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Pluralism and Conflict: The Debate about “Russian Values” and Politics of Identity

Ural Mountains. Catholic merchants long coexisted in Novgorod with the Orthodox majority and even were placed under the archbishop’s protection – even though the very need of protection speaks to some religious tension between Catholics and the Orthodox majority. Another influential Russian principality, that of Tver sought alliance with Lithuania whose elites were converting into Catholicism after the 1385 union with Poland. Therefore, princes of Tver had a tolerant attitude toward Catholicism. Situation was exactly converse in the principality of Moscow which

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Shadow Memorial Diplomacy: The Ronald Reagan Centennial Year in Central and Eastern Europe

November 20 and 25, 2011, they held celebrations in the United States, London, Prague, Budapest, Krakow, Warsaw, Vilnius, and Tbilisi. Thus, the Commission managed to commemorate Ronald Reagan at the national governmental level in the United Kingdom, the Czech Republic, Hungary, Poland, Lithuania, and Georgia ( Final Report n.d., 19). Even when factoring in the likely overstatement inherent in the nature of all such reports, the Commission conducted a veritable memory diplomacy blitz across Europe, all the way to the Caucasus. The international events of the Reagan

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Islamophobia Without Muslims? The “Contact Hypothesis” as an Explanation for Anti-Muslim Attitudes – Eastern European Societies in a Comparative Perspective

: European Social Survey 2014 and PEW Research 2011. Own figure . But with a glance on the available data, the anti-Muslim rhetoric of Miloš Zeman, Jaroslaw Kaczyński, and Victor Orbán seems to be in line with the public opinion in their countries. Over one in two respondents in the Czech Republic (56%) and Hungary (50%) and at least one in three in Estonia (41%), Lithuania (37%), and Poland (32%) reject Muslim immigration. Slovenia is rather an outlier among East European societies. Less than one in four of Slovenian respondents (20%) is in favor of a Muslim ban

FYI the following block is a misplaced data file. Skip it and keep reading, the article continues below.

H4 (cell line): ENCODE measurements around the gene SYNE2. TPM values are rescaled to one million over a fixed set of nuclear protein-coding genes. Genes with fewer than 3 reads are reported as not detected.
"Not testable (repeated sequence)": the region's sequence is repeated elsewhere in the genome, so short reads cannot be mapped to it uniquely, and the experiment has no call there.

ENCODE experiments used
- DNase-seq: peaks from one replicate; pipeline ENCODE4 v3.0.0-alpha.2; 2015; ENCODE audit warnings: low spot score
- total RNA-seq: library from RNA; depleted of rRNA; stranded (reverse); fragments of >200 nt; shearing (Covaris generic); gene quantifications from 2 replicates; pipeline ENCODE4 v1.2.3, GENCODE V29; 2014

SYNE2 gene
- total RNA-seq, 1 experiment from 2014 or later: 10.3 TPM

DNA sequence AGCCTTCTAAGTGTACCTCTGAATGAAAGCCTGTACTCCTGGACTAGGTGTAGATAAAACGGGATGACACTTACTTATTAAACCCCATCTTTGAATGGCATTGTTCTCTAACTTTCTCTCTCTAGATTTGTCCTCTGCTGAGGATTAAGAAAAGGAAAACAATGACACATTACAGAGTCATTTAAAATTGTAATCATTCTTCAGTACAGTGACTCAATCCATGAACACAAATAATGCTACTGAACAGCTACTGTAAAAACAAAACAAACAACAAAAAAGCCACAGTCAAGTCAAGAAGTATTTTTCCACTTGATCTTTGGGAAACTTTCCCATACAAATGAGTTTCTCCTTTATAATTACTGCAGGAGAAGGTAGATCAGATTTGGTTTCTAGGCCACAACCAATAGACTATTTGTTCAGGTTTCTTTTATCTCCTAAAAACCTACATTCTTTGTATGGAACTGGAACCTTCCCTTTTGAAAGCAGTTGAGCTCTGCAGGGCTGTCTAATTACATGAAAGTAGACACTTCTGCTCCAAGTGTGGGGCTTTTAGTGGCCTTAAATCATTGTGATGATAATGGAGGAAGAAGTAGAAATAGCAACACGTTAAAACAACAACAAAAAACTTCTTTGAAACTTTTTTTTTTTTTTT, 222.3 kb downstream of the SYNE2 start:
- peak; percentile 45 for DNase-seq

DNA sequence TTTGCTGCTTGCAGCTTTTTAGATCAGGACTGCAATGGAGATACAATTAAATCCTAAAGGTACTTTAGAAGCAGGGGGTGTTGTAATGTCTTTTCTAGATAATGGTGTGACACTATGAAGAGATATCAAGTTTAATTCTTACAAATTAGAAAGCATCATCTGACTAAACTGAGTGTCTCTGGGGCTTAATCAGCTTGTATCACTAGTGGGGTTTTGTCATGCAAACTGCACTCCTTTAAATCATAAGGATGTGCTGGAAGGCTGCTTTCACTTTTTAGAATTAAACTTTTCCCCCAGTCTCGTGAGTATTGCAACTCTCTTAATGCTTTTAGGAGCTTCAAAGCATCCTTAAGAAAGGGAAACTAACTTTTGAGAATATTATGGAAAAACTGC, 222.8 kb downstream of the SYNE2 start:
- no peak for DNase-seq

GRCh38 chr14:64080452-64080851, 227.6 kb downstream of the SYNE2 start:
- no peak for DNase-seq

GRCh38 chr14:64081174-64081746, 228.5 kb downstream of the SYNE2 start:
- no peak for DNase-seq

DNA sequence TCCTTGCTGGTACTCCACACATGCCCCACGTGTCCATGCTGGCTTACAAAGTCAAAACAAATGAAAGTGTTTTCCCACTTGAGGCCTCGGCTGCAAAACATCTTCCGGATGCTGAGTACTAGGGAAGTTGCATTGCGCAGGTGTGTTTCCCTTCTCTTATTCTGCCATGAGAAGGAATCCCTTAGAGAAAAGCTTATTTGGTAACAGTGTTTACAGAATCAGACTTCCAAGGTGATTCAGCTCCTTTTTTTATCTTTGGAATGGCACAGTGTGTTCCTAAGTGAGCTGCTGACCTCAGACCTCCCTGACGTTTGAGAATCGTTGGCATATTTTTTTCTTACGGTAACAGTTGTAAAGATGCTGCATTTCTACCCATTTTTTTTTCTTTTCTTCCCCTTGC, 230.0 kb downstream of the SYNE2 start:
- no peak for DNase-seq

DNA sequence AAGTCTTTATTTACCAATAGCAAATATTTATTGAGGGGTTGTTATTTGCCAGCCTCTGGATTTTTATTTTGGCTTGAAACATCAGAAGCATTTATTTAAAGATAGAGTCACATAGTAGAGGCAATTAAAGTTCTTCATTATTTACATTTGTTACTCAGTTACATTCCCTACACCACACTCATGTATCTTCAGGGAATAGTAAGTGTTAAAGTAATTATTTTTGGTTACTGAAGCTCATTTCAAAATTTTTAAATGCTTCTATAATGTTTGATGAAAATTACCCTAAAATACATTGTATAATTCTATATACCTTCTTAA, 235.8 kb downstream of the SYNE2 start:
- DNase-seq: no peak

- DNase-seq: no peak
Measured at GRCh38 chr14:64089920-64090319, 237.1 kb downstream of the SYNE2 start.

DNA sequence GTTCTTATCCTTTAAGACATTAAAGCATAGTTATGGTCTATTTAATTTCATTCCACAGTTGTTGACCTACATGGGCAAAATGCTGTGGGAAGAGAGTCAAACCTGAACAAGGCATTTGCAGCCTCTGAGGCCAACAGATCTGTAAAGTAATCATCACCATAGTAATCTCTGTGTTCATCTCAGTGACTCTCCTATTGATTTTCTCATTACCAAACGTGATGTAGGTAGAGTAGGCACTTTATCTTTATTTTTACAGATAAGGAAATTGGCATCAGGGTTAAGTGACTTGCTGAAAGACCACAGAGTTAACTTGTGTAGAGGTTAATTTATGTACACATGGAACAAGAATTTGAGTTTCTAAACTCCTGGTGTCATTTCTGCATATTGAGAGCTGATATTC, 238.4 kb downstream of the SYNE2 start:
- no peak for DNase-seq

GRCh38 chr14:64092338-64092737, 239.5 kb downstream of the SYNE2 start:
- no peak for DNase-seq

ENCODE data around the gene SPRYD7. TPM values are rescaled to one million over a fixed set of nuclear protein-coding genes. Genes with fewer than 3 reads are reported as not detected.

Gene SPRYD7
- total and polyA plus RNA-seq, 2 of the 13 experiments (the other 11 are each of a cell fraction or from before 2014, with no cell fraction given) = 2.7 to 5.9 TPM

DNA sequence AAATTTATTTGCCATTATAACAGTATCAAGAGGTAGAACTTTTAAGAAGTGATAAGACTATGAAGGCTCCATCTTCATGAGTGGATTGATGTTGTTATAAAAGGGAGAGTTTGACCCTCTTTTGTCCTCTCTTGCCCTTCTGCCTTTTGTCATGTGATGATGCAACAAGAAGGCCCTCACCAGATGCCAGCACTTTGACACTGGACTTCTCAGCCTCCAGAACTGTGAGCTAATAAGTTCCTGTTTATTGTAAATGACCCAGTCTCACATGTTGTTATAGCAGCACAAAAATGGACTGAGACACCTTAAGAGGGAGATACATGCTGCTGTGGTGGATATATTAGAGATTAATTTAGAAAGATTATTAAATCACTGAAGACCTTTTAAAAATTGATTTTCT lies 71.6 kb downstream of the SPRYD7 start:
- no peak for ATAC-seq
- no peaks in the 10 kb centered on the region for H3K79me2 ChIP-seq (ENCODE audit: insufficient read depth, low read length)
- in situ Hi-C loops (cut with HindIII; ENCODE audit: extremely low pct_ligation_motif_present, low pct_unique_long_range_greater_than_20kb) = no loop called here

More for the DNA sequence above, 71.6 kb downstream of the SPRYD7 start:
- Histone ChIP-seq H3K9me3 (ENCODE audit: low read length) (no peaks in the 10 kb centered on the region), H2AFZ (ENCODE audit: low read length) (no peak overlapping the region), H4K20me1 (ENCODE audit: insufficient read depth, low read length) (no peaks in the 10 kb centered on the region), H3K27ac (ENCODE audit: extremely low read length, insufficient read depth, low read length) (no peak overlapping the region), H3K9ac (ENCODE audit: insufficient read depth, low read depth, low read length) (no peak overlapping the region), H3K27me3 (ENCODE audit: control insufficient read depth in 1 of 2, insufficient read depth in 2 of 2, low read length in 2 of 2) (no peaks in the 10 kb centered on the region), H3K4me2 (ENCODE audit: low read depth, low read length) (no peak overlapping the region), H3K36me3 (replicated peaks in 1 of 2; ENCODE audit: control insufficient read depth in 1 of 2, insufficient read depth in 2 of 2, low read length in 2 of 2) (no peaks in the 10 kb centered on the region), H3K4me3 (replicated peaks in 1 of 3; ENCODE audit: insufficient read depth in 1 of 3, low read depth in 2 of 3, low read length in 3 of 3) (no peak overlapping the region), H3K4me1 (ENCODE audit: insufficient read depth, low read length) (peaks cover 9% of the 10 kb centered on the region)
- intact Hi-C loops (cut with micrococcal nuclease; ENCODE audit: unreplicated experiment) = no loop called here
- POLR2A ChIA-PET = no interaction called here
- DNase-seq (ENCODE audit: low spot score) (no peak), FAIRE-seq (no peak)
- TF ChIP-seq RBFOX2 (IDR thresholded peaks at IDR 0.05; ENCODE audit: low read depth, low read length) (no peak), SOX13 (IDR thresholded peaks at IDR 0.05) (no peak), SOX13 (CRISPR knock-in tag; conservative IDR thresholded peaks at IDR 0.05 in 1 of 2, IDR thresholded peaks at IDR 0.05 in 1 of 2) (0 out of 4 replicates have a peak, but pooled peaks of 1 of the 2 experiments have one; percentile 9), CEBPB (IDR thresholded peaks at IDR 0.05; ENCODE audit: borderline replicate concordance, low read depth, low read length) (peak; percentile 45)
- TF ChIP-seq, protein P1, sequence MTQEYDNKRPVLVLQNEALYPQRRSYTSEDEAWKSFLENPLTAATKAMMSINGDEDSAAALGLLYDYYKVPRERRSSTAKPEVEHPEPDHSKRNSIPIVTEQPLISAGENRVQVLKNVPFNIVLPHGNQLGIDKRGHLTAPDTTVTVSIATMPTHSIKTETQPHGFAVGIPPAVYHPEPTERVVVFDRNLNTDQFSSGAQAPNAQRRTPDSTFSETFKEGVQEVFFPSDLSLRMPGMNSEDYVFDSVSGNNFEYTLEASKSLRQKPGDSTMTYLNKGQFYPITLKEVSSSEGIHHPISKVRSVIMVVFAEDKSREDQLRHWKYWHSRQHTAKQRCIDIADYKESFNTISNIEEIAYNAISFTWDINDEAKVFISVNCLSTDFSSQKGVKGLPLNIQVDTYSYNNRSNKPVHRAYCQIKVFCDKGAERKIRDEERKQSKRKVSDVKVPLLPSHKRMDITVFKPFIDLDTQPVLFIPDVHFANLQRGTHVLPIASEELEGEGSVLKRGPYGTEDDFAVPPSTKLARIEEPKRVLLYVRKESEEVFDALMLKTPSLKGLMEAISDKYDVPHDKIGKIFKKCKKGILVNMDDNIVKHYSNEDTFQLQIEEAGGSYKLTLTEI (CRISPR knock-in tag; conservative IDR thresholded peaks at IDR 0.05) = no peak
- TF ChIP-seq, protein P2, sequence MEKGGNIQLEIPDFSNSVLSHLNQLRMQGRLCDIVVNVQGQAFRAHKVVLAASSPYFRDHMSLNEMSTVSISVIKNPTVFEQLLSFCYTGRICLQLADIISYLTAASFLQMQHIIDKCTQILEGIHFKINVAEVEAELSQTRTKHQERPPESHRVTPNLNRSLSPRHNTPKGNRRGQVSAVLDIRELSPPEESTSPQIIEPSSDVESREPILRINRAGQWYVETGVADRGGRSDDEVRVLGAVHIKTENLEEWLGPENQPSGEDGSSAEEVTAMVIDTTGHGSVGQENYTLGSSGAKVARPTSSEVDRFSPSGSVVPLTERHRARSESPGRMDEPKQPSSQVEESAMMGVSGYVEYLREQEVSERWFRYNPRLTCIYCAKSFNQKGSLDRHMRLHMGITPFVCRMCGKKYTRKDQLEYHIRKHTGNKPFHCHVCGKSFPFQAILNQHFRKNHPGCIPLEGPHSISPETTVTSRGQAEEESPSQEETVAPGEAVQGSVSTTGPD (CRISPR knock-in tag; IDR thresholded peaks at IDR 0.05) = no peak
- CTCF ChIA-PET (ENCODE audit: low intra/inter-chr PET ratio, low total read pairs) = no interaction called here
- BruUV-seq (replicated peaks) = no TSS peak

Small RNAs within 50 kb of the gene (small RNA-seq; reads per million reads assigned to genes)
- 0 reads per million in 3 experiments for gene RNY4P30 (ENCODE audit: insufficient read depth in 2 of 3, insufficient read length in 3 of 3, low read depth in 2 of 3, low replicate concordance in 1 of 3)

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A Bridge to the Past: Public Memory and Nostalgia for the Communist Times in Modern Georgia

independence from the USSR, its constituent republics in the first place started to reconstruct narratives about their past and separate themselves from mythologies provided by the Soviet Union. Different countries had done this at different moments of time. For example, Latvia, Estonia, and Lithuania had done this almost immediately after the dissolution of the USSR, Belarus had not done this till today, and Ukraine ( Shevel 2009 ) and Georgia have done this more than a decade after the dissolution of the USSR, when their political courses shifted. Post

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Divided National Identity in Moldova

German, it was Siebenbürgen, i.e., “Seven Castles”). In the course of the fifteenth century, Wallachia and Moldavia became the vassals of the Ottoman Sultanate with internal autonomy, although for a short time, between 1600 and 1602, the two countries were combined into a single state, together with Transylvania, under Michael the Brave. However, Moldavia did not just become an object of Ottoman interests. The territory was desired by the Polish–Lithuanian state in seeking access to the Black Sea, and from the late eighteenth century by the expanding Russia, for whom

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